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In his new book, retired Gunnery Sgt. R. Lee Ermey gives readers insight into how he landed the role of Gunnery Sgt. Hartman, the drill instructor in “Full Metal Jacket.”
“Gunny’s Rules: How to Get Squared Away Like a Marine” (Regnery Publishing Inc.) is available in hardback for $27.95, retail, at major book sellers and online.
Here’s an excerpt, edited for occasional salty language. Reprinted with permission.
Stanley Kubrick said, “No.”
The famed director told me he would not give me an audition for the role of Drill Instructor Hartman in Full Metal Jacket. He already had his Hartman cast, test-filmed, contracted and set to go. He had hired me to come to England to serve as technical adviser on the film, and that was it.
We were in his office on the set of Full Metal Jacket at Pinewood Studios outside London. I had joined the film company only a short time before, but I fully expected my bid to audition to be met with success. I had positioned myself for acting roles in my three previous movies — Apocalypse Now, The Boys in Company C and Purple Hearts — and I thought I could do it again. This time, the stakes were even higher. The role of Gunnery Sergeant Hartman was to die for.
Back when he had called me at my home in Illinois, Stanley had never mentioned any possibility that I might play Gunnery Sergeant Hartman. The idea was entirely a production of my own ambition.
Our telephone conversation had started with Stanley saying, “Hello, Lee. This is Stanley Kubrick.”
I had thought, “Yeah, right.” It was some guy from the office d------ around with me, I suspected. Stanley Kubrick was one of the hottest directors in the world, with films like 2001: A Space Odyssey, Spartacus and The Shining.
“No, no, it’s really Stanley Kubrick,” he said. “I’m making a new movie. Have you ever heard of a book called The Short-Timers, by Gustav Hasford?”
“Heard of it?” I replied. “I’m reading it right now for the second time.” I told him I thought it was a great book but was filled with inaccurate bulls---.
Right away, I had his attention.
“What do you mean?” he said, openly startled. “Can you give me an example of that?”
“I can do better than that,” I said. “I’ll write you an outline of the book and send it to you.”
Stanley told me he had been watching a lot of Vietnam movies, and my name kept cropping up. He had talked to [fellow director] Sid Furie about me and gotten my number from him.
The “outline” I promised Stanley became a 20-page book report that I Express Mailed to him ASAP. About a week and a half later, I got the call.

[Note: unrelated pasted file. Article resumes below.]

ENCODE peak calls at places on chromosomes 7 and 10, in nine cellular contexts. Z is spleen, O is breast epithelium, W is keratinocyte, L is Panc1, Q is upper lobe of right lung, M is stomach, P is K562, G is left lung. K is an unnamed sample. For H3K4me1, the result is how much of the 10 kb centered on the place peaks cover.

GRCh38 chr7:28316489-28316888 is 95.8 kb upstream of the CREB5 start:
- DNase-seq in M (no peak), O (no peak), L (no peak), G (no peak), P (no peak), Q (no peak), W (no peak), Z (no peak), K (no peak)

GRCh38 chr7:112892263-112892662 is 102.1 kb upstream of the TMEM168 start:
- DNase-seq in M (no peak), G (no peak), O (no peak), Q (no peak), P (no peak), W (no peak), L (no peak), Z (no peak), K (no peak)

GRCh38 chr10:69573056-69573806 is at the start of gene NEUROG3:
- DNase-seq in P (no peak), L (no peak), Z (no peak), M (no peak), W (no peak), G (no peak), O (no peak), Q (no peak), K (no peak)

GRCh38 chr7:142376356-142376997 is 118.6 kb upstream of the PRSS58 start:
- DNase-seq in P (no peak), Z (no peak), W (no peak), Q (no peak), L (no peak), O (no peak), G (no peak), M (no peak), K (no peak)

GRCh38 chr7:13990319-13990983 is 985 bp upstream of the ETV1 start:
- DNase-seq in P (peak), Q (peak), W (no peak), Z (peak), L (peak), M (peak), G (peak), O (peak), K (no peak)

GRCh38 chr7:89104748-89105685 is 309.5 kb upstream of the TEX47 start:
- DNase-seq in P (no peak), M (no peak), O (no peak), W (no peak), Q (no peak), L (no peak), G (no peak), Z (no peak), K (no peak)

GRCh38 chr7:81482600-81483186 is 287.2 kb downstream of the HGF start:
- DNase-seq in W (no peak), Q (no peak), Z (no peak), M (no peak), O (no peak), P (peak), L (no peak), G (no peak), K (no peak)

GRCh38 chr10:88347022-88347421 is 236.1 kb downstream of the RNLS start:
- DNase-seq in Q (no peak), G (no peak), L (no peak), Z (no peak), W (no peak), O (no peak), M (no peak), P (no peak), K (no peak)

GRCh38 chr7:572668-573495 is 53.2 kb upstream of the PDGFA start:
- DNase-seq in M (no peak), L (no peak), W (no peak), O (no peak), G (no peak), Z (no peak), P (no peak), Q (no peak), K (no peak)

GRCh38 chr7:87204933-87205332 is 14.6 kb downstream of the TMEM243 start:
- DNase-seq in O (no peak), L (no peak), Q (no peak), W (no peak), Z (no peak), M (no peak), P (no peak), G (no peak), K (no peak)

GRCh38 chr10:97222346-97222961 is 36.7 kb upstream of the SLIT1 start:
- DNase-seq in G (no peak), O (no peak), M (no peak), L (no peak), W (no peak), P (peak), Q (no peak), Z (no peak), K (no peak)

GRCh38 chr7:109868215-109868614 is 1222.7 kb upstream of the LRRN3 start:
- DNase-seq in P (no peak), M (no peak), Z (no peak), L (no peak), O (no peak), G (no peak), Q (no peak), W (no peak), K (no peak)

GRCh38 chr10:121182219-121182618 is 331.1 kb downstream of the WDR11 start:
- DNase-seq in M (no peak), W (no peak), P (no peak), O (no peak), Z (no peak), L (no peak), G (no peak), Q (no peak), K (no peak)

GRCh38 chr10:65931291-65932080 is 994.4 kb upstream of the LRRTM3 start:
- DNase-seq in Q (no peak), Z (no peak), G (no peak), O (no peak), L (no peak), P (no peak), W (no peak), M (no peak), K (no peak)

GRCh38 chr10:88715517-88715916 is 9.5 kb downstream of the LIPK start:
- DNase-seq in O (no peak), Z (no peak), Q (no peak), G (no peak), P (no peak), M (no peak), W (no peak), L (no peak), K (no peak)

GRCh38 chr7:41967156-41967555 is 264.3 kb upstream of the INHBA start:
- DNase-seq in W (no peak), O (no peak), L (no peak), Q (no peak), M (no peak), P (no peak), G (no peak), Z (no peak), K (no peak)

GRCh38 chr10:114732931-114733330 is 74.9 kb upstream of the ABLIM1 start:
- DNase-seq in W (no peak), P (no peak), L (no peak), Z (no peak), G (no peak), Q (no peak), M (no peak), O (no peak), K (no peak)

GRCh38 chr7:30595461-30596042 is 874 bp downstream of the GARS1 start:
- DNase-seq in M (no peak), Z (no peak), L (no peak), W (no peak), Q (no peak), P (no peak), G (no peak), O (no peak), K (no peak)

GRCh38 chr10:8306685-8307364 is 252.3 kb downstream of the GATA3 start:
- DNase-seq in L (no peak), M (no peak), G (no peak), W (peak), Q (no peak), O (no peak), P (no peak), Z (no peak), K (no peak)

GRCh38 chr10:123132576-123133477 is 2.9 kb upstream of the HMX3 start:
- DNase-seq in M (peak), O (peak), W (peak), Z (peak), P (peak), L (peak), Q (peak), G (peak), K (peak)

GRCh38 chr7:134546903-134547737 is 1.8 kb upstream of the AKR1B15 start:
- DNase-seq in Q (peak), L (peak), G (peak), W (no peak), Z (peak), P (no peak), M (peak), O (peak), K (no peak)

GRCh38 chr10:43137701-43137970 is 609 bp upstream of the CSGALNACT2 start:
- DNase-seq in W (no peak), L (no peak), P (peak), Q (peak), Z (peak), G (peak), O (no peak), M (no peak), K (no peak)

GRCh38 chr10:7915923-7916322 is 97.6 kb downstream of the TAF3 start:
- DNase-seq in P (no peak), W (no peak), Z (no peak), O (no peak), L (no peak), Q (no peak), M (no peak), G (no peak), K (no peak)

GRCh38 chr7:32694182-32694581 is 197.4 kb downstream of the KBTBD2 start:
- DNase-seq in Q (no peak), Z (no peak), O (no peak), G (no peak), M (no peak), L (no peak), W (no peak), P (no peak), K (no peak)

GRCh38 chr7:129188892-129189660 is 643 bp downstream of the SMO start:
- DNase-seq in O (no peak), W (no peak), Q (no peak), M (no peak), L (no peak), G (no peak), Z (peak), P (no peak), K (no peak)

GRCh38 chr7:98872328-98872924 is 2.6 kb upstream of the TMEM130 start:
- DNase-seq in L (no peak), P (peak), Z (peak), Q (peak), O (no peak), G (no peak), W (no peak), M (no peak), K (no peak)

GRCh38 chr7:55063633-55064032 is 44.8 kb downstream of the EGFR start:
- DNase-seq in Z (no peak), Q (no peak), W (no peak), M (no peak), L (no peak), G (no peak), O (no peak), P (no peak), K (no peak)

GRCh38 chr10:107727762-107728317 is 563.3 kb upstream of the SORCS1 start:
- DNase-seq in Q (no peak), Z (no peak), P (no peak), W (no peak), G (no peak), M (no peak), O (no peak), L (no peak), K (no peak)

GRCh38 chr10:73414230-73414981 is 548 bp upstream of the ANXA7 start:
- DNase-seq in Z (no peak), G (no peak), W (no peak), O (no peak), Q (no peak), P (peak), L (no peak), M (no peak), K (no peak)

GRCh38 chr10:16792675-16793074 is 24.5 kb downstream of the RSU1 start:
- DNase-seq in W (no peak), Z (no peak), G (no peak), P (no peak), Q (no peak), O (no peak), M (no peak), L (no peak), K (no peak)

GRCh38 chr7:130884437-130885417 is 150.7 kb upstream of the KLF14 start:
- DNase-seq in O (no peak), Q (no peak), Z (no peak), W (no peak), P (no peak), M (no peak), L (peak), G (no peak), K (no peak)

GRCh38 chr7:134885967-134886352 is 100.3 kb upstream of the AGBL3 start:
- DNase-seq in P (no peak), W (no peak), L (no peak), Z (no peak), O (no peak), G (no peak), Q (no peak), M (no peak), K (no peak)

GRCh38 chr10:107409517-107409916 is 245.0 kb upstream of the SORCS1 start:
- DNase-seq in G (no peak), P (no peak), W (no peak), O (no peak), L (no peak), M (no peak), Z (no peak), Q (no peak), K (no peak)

“Lee, we would like you to join the film as a technical adviser. How much do you want?”
More important to me than the money was the opportunity. Once in England to work on the movie, I did not allow Stanley’s rejection of my auditioning for the Drill Instructor role to last.
The Marine Corps had not taught me to establish a beachhead, then give it up.
The Marine Corps had not taught me to roll over and play dead.
I immediately came up with Plan Baker.
I had been working closely on the film with Stanley’s No. 1 assistant, Leon Vitali, who had been in Stanley’s movie Barry Lyndon. Leon and Stanley were really tight. To me, he seemed more like a son to Stanley than an assistant. Leon and I were getting along so well that I thought I could ask him for a favor.
We were about to start selecting and videotaping candidates to be background extras in the film. Stanley had approved every last detail of the picture, including still-shots of the prospective extras and our videotapes. I explained to the recruits when I lined them up in platoon formation that I was going to come at them like a true Drill Instructor. “It won’t be personal,” I warned them. “Forget what I will be saying about your mothers and fathers.”
I showed up wearing the DI Smokey Bear cover I had picked up from our wardrobe department, and since I wore the Marine Corps trousers and duty belt every day, I looked the part. With Leon on the video camera, taping the candidates for Stanley’s benefit, I started working down the row. I had people with their pants down at their knees, people sucking their thumbs, people doing pushups. After a couple of minutes, I noticed Leon had stopped focusing on the recruits and was pointing the camera at me. I thought, “Yes. This is working.”
I only stopped when the camera ran out of tape. I knew that Leon would give the tape to Stanley, and that he would be looking at it late that night. He did that every night, reviewing the day’s work.
The next morning, sure enough, I had a call right away to report to the production office. When I walked in, Stanley was sitting there with the kind of big old s---eating grin on his face that only he could muster.
“You f------ sly old fox,” he said. “I want you to play Gunnery Sergeant Hartman. How much do you want?”
I told him I only wanted him to be fair. “That’s all I ask.” I left it in his hands.
Stanley paid off the contract of the actor he had slated to play Hartman. What was a great break for R. Lee Ermey was a bad break for the other fellow, who was actually given another role in the movie. He played the helicopter door gunner, shouting, “Get some!” over and over as he machine-gunned the landscape. (I would not, by the way, be revealing this sensitive aspect of the Hartman casting had it not already been published in Matthew Modine’s book, “Full Metal Jacket” Diary, and in the John Baxter biography of Stanley Kubrick. But as it’s already out there as public knowledge, I can confirm it. It was obviously the biggest break of my movie career.